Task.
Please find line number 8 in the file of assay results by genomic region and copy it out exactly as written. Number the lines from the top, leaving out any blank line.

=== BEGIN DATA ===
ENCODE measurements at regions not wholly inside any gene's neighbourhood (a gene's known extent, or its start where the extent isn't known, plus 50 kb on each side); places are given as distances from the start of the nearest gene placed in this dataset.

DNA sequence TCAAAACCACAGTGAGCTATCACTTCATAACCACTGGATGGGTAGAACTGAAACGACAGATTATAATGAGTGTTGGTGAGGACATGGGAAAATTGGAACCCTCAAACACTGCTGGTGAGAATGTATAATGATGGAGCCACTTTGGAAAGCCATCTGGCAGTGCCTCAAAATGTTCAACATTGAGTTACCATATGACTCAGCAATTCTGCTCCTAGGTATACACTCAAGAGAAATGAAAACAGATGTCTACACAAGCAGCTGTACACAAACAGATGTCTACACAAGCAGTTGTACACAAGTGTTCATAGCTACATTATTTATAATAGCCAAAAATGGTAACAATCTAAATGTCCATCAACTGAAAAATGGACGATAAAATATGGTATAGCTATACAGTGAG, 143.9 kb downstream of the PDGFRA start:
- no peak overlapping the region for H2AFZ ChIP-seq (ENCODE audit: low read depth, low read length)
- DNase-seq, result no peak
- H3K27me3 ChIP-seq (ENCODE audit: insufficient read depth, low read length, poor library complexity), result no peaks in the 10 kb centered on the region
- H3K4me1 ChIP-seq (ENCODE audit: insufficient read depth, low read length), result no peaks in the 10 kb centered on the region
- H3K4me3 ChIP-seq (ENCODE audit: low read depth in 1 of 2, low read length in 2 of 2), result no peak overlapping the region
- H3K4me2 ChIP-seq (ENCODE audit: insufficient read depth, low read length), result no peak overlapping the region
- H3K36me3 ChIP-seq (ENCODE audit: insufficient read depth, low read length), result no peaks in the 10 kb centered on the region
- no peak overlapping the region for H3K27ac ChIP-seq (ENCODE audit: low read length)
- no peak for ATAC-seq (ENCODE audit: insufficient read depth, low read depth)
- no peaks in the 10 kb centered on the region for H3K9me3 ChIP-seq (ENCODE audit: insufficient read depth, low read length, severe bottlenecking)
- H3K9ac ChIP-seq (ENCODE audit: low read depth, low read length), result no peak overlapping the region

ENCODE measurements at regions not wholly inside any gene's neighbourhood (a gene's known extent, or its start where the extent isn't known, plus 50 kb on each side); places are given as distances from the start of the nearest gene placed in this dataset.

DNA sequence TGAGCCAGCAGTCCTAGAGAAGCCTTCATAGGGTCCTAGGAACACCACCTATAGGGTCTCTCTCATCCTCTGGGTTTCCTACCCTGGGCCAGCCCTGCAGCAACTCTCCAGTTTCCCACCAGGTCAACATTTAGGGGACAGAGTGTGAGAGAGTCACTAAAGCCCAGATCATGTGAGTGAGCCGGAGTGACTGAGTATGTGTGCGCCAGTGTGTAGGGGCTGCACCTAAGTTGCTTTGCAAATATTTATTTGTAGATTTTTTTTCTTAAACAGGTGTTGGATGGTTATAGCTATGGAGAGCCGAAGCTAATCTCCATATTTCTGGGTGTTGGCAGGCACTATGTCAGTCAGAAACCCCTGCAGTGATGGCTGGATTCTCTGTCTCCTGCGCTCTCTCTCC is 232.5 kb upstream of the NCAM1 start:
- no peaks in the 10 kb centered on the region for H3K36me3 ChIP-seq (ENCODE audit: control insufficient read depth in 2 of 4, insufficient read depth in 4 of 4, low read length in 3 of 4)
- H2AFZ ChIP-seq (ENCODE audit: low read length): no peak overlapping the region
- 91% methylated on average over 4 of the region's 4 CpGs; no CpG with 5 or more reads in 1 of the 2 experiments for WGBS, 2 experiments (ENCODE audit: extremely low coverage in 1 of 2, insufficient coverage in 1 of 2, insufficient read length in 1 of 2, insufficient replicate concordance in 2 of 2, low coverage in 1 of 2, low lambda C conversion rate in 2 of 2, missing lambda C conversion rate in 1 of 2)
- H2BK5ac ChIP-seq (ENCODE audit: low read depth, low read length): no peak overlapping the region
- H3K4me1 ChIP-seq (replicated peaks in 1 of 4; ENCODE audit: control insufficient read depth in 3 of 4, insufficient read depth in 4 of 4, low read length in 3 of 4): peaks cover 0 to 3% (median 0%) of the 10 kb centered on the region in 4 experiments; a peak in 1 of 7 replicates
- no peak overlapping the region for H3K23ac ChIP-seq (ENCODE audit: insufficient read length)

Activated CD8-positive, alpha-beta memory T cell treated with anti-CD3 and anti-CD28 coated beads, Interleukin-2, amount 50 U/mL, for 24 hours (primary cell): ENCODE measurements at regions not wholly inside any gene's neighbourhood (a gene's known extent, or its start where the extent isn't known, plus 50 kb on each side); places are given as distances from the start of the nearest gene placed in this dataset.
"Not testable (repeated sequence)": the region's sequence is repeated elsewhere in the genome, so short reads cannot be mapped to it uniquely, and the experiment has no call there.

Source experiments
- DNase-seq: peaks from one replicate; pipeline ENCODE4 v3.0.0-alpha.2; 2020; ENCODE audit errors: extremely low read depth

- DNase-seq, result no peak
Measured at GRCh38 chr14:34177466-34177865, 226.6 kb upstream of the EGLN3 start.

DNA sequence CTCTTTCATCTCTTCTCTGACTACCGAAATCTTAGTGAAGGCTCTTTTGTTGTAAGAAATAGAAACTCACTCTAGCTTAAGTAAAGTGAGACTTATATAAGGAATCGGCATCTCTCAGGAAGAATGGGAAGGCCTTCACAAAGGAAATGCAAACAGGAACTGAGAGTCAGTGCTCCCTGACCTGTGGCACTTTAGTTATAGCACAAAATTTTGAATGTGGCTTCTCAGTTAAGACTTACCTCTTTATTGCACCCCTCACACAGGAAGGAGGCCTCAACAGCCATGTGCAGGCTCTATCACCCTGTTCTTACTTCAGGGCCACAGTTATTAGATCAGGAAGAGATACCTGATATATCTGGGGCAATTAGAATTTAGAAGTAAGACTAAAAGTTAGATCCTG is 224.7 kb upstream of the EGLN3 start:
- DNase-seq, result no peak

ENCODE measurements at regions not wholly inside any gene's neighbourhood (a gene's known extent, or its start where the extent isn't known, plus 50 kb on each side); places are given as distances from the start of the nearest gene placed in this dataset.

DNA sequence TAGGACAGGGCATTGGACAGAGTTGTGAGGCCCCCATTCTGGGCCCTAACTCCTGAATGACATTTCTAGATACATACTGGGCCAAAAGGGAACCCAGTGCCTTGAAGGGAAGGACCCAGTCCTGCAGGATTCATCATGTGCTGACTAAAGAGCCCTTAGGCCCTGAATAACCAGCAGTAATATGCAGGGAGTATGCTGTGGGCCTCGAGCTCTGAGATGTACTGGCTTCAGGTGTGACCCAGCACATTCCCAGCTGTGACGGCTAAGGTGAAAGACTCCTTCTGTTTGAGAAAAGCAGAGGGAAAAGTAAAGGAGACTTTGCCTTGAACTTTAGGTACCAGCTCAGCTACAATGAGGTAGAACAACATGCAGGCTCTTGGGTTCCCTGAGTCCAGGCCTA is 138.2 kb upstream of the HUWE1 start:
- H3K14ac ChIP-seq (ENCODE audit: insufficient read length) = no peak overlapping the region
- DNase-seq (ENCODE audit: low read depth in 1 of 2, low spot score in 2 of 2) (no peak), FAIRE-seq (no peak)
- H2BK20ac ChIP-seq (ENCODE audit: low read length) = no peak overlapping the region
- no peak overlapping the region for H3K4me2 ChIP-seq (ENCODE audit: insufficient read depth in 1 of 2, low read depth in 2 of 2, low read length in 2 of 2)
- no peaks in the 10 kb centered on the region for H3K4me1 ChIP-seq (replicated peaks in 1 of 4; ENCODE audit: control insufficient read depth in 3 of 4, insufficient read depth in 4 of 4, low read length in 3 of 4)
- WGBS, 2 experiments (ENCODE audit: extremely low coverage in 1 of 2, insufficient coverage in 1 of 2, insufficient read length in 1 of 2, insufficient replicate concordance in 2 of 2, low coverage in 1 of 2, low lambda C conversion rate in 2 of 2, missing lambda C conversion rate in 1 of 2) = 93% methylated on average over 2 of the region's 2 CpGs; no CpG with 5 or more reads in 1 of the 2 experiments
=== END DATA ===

- H3K4me2 ChIP-seq (ENCODE audit: insufficient read depth, low read length), result no peak overlapping the region